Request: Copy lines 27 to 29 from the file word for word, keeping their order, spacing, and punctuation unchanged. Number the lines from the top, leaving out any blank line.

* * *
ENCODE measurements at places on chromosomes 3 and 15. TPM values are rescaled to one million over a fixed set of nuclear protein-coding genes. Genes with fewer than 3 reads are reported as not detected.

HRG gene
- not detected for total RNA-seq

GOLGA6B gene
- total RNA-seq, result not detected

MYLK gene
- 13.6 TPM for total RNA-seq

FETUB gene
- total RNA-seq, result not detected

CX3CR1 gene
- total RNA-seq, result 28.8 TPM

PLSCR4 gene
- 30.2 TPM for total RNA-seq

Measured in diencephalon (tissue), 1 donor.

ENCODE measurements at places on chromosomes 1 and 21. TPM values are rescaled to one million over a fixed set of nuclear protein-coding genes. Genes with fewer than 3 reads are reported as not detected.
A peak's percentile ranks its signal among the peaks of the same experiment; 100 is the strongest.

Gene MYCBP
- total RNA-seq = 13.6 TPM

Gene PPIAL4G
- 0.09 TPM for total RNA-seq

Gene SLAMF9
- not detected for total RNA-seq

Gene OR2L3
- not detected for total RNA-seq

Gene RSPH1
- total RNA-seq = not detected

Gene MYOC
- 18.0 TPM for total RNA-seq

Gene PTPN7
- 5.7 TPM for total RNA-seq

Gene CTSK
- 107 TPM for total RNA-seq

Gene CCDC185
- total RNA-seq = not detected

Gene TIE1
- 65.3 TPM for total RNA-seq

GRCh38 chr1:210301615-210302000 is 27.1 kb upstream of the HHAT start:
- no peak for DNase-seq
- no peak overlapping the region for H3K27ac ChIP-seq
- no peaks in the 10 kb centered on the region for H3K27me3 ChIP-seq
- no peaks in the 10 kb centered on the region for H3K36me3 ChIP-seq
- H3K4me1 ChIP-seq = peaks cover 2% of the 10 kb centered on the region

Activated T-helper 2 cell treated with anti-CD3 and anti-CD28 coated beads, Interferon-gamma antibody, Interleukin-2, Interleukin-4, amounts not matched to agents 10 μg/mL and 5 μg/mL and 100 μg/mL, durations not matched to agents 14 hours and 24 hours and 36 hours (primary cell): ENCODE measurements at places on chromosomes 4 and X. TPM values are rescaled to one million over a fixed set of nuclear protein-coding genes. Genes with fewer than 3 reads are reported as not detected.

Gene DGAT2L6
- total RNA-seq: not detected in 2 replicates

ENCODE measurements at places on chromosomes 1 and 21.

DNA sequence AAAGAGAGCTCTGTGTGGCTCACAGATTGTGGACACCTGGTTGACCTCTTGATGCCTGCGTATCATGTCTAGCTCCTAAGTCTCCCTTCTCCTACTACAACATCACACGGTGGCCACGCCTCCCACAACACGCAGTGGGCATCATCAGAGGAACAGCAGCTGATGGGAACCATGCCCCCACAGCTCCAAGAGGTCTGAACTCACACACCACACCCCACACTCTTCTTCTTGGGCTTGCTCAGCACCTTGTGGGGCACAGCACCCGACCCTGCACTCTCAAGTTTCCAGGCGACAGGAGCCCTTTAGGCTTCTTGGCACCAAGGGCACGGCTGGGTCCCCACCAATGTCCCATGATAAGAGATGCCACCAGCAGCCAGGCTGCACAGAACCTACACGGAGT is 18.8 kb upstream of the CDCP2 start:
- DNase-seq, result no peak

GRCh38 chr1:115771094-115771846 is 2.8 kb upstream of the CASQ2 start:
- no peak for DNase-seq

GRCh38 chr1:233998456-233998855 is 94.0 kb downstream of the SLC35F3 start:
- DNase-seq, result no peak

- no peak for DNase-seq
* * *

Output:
Gene MYOC
- 18.0 TPM for total RNA-seq

Gene PTPN7